inevitably

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Make a real difference – become a foster parent

Published 6:42pm Tuesday, January 7, 2014

Humphrey had been removed from his home.
He’d been beaten severely, and was taken from the hospital to a foster care group home. His clothing had been torn and bloodied in the beating, and all he had to wear was paper clothes from the hospital.
“I felt humiliated,” he told me. “I hated going to a place where I knew nobody.”
He went to a group home where other children had been put when they, too, had been taken from their homes. He sat quietly and didn’t talk to anybody.
“One by one, kids came up to me and each one gave me something to wear,” he said. “One boy gave me a T-shirt. Another one gave me pants. I got socks and even underwear. Then a kid brought me a big pair of red shoes. Now, those shoes did not fit me – but remember, I had no shoes at all to wear. I cherished those shoes.”
The other kids brought him what he needed most from their own scant supplies.
“What gets to me most is that those kids had nothing to give, but they gave anyway,” he said. “The kid who gave me the pants, he gave me the only pants he had besides what he was wearing. Sometimes kids get mean and hard, but I learned that day that a lot of kids also try to help each other.”
Humphrey never got placed with a foster family or adopted by anyone. He grew up in foster care group homes.
“There’s two types of people who work at those homes,” he said. “You’ve got your crunchy, earthy people, and when they are on duty, it’s dangerous, because then the mean kids can push everybody around. Then you’ve got your hard people. When they get in charge, it’s safer. They usually pick on one or two kids and those kids have a real bad day, but nobody else gets hurt that day because they’re kept in line.”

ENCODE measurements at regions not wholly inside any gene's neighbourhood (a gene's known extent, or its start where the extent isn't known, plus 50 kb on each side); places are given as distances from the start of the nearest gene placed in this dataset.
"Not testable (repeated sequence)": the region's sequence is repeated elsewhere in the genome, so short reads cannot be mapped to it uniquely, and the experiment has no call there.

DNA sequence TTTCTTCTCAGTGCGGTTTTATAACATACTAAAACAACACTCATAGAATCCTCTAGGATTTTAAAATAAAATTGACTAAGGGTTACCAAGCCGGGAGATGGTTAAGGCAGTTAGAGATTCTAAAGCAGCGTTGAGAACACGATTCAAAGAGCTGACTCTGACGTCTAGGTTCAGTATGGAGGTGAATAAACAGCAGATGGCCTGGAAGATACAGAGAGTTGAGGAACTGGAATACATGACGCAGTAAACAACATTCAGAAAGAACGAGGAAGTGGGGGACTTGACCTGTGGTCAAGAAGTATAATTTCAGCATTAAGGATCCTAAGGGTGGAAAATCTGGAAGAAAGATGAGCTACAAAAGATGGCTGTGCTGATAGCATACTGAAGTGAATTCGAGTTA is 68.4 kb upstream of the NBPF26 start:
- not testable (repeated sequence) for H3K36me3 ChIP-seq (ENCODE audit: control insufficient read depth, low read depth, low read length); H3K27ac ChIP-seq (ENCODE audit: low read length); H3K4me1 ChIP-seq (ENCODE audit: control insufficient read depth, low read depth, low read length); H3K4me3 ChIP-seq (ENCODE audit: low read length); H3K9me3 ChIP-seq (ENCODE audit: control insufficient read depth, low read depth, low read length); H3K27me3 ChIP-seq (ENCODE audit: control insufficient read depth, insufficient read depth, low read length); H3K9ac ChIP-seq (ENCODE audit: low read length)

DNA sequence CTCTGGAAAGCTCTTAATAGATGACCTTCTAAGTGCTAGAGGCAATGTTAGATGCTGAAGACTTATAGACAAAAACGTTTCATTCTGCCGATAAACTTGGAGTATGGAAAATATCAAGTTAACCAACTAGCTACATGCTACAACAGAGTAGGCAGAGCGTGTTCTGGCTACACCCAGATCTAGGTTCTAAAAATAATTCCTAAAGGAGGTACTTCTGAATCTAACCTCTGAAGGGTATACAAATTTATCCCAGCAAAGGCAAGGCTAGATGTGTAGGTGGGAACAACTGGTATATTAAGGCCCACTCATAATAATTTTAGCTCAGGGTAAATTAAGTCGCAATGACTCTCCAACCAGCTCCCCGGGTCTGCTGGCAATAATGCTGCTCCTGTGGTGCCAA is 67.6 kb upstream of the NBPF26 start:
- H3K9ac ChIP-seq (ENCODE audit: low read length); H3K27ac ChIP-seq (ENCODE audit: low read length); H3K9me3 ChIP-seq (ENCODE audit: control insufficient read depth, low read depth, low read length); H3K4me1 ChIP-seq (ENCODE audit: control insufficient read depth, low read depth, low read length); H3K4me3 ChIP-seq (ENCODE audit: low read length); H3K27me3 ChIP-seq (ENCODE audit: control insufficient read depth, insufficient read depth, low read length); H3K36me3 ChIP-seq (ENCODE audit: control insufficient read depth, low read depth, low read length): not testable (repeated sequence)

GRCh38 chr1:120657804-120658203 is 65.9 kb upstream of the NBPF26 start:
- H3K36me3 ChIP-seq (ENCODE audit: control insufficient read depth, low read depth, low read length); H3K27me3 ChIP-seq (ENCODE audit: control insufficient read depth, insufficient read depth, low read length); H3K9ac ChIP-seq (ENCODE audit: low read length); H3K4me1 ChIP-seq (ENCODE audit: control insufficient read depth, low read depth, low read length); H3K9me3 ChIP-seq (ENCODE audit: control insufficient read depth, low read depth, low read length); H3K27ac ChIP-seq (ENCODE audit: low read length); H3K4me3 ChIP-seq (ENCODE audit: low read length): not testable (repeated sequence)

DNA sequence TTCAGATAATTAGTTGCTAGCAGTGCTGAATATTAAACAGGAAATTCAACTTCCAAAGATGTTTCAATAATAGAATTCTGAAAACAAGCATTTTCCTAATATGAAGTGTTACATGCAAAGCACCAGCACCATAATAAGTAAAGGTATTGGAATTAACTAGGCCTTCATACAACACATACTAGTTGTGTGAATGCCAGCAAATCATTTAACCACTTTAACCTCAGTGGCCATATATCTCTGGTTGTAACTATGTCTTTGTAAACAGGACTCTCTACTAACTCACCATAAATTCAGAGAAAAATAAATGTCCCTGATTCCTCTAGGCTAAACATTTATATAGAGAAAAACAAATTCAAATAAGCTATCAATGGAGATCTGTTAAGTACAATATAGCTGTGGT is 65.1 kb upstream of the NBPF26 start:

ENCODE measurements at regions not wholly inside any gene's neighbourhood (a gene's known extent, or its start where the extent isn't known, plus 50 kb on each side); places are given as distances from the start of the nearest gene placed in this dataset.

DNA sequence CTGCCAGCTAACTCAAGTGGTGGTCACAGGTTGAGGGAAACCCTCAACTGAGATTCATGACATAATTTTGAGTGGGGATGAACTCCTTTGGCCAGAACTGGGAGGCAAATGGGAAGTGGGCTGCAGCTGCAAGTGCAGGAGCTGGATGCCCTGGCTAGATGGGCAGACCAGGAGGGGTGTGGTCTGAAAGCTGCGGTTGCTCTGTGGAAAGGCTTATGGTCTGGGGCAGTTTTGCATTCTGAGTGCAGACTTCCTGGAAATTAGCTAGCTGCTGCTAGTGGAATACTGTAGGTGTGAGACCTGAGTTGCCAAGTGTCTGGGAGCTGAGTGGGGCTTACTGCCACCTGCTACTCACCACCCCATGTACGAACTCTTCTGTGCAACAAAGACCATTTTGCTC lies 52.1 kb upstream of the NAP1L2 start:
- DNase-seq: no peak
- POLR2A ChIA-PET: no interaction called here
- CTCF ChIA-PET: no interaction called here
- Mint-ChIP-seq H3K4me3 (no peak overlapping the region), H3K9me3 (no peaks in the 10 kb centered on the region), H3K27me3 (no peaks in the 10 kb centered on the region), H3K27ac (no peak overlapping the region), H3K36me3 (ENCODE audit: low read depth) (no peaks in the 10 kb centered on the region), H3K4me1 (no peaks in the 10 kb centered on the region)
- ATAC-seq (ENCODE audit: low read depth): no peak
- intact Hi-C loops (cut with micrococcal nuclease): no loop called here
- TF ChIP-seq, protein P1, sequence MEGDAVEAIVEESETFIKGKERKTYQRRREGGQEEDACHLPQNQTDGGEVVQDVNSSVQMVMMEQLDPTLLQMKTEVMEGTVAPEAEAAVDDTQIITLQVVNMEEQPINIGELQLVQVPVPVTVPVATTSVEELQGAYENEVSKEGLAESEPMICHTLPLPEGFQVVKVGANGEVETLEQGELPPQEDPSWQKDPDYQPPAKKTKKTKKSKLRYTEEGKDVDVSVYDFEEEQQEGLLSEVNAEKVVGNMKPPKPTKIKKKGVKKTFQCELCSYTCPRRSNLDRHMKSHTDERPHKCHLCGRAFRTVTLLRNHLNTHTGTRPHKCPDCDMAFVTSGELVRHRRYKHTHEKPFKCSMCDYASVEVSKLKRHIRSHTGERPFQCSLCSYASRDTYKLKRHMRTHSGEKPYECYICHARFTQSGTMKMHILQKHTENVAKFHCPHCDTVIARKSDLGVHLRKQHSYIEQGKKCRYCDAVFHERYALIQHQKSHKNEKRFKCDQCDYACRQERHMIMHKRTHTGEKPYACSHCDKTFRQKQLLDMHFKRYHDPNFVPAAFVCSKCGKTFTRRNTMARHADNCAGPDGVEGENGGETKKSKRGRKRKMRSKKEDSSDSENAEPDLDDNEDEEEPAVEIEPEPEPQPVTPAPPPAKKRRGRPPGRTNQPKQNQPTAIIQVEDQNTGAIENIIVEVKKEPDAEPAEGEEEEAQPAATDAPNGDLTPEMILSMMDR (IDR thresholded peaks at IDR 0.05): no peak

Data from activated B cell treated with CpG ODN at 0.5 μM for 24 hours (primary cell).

Humphrey aged out of foster care. Someday, he hopes to start a family of his own, but he has no role models for family life.
On Jan. 14 and Jan. 16, the Polk County Department of Social Services will offer information on becoming a foster or adoptive parent, with advance registration by calling Jennifer Pittman at 828-894-2100. Kids Count said 13,951 children were in foster care in North Carolina in 2010. They have an average age of 10, and 90 percent of them have suffered abuse.
Research indicates that having a trustworthy, non-offending adult who cares can mitigate the deleterious effects of even numerous beatings and betrayals.
If you have a heart for children, consider becoming a foster parent. Humphrey needed a home, but he never found one. A child in our community needs you. Someone hurt can heal with your time, love and prayer.

- Kiesa Kay, Tryon Daily Bulletin

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